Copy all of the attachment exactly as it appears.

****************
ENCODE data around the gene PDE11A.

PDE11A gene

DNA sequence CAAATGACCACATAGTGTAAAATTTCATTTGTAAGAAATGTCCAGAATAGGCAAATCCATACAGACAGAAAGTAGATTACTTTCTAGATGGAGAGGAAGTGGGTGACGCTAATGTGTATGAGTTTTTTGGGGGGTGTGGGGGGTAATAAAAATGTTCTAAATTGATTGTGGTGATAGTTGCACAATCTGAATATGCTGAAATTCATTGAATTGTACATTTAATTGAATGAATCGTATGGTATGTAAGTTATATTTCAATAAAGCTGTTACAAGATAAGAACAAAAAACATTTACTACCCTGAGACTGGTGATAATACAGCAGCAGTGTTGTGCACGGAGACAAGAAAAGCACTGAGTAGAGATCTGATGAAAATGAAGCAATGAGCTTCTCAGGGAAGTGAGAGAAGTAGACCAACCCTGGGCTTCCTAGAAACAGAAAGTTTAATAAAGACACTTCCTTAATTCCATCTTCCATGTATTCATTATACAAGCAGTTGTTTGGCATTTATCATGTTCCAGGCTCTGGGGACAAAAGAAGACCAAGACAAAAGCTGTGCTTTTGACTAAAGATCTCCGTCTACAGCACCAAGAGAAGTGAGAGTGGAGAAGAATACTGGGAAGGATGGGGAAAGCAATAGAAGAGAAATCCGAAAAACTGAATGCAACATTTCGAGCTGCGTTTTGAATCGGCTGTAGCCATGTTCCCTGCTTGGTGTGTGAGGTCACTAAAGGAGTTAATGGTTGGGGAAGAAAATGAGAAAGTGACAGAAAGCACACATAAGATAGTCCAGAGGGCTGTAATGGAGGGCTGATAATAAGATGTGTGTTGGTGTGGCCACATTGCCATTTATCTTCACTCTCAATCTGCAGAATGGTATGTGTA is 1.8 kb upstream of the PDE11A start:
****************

ENCODE data around the gene PDE11A.

PDE11A gene

DNA sequence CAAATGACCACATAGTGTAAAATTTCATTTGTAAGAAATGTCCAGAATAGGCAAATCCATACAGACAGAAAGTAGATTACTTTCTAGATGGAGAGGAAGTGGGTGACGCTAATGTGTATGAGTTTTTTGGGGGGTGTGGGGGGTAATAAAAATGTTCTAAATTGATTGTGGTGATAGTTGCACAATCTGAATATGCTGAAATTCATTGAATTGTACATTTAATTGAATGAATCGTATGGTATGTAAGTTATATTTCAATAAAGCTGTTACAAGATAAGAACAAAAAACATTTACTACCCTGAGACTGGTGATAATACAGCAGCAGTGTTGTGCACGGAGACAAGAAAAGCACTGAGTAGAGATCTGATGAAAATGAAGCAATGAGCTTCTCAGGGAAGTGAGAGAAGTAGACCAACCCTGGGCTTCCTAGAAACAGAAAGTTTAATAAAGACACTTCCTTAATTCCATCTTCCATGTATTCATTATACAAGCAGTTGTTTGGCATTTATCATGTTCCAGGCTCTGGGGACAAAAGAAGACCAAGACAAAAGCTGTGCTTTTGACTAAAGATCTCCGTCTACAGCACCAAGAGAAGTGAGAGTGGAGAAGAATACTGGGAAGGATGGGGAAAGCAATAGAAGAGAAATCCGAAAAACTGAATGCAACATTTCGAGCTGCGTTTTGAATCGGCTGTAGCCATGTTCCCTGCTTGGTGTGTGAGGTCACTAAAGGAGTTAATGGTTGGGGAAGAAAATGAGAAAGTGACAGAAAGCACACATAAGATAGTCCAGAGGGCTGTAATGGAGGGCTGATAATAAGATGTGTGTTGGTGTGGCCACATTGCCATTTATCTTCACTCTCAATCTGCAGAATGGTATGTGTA is 1.8 kb upstream of the PDE11A start: